The Women’s March on Washington, featuring speakers, celebrity appearances and a protest walk along the National Mall, was planned as a counter-argument to Trump’s populist presidential campaign, in which he angered many on the left with comments seen as demeaning to women, Mexicans and Muslims.
It comes the day after the nation’s capital was rocked by violent protest against Trump, with black-clad anti-establishment activists smashing windows, setting vehicles on fire and fighting with riot-gear-clad police who responded with stun grenades.
The protests illustrated the depth of the anger in a deeply divided country that is still recovering from the scarring 2016 campaign season. Trump defeated Democrat Hillary Clinton, the first woman nominated for president by a major U.S. party.
The organizers of Saturday’s march said they had extensive security plans in place, and would have both visible and hard-to-spot security workers along the route.
The event, the brainchild of Hawaiian grandmother Teresa Shook, was intended as an outlet for women and men who consider themselves feminists to vent their frustration and anxiety over Trump’s victory.
It spotlights the fierce opposition Trump faces as he takes office, a period that is typically more of a honeymoon than a hatefest.
A recent ABC News/Washington Post poll found Trump had the lowest favorability rating of any incoming president since the 1970s.
Women reached by Reuters gave a host of reasons for marching, ranging from inspiring other women to run for office to protesting Trump’s plans to repeal the 2010 Affordable Care Act, which among other things requires health insurers to cover birth control.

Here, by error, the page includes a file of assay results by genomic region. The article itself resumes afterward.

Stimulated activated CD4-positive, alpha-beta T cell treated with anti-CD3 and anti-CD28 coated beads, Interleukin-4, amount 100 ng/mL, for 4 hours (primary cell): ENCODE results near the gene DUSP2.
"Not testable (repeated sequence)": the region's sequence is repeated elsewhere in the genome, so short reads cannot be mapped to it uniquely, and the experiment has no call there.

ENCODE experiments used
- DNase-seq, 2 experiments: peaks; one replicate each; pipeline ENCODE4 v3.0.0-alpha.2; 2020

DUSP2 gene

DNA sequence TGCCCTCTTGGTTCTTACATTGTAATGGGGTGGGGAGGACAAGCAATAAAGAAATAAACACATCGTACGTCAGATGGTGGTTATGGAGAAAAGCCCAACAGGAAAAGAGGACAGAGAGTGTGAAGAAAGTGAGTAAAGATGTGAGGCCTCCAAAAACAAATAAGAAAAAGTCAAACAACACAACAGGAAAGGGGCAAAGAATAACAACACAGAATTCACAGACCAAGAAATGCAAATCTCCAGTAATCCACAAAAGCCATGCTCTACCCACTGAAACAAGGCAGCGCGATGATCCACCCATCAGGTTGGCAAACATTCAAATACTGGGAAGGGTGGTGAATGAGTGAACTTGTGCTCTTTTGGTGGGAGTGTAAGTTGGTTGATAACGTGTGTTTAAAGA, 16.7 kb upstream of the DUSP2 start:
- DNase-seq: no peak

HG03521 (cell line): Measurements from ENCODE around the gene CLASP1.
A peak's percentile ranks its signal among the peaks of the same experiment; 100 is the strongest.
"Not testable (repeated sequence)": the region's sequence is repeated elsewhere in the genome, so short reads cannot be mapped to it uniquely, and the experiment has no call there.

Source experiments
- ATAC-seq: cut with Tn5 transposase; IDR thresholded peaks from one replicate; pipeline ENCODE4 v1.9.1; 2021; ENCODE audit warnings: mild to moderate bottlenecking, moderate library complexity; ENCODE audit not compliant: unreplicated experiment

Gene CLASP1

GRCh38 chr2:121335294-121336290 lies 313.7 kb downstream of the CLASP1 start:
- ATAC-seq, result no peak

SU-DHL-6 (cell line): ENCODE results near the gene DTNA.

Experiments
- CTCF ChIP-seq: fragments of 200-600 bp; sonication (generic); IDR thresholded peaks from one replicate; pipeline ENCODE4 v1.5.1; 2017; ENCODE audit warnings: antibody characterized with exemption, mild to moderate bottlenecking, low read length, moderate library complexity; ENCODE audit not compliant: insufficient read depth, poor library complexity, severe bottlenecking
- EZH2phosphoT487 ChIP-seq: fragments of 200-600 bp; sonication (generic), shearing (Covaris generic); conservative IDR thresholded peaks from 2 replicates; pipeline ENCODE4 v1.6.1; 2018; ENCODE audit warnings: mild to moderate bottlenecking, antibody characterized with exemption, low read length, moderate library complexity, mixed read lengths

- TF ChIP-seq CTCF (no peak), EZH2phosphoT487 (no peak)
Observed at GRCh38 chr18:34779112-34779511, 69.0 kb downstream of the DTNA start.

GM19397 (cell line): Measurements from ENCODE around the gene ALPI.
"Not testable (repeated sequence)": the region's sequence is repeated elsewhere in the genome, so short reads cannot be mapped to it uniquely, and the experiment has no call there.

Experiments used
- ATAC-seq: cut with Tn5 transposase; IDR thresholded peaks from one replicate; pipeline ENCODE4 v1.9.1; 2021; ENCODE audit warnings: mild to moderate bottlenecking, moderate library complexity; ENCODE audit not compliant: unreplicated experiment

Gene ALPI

Overall, the women said they hoped to send a unity message to Trump after a campaign in which he said Mexican immigrants were “rapists,” discussed banning Muslims from entering the United States, and was revealed to have once bragged about grabbing women by the genitals and kissing them without permission.
“It’s a lot of things: To protest the administration that’s coming in and the blatant disrespect for women and people of color,” said Whitney Jordan, 28, who works in retail in New York and said she was coming to Washington on a bus organized by Planned Parenthood, the reproductive health organization that is the march’s biggest sponsor.
Another march participant, Carli Baklashev, a stay-at-home mother of five boys from Missouri, said, “I want to resist the ideology of everything that he stands for and teach my children that, you know, love, empathy and inclusion and diversity are a staple of who we are.
Trump’s team did not respond to a request for comment about the march.
During his inauguration speech on Friday, Trump vowed to work for the good of the U.S. worker, saying, “Every decision on trade, on taxes, on immigration, on foreign affairs, will be made to benefit American workers and American families.”
Celebrities such as the musicians Janelle Monae and Katy Perry – both of whom supported Clinton in the election – are expected to take part in Saturday’s march.
Women have knitted pink cat-eared “pussy” hats, a reference to Trump’s claim in the 2005 video that was made public weeks before the election that he grabbed women by the genitals.
Dozens of groups representing myriad issues joined together to sponsor the march.
Shannon Watts, the head of pro-gun control group Moms Demand Action, said her organization will send more than 100 marchers.
“Gun violence is a women’s issue,” Watts said. She said women in the United States are 16 times more likely to be the victim of gun violence than in other high-income nations and that studies have found 4.5 million women have been threatened at some point with a gun.
Groups including Emily’s List, which supports Democratic women candidates, said the election had already spurred increased turnout at classes to train women to mount campaigns for mostly low-level political offices.
“I want it to be energizing,” Erica Eisdorfer, 59, of Carrboro, North Carolina, said of the march. “Nothing is going to change on Sunday morning, nothing will have changed … but I think the people who wish it were other will be energized.”
(Reporting by Emily Stephenson and Ginger Gibson; Editing by Leslie Adler)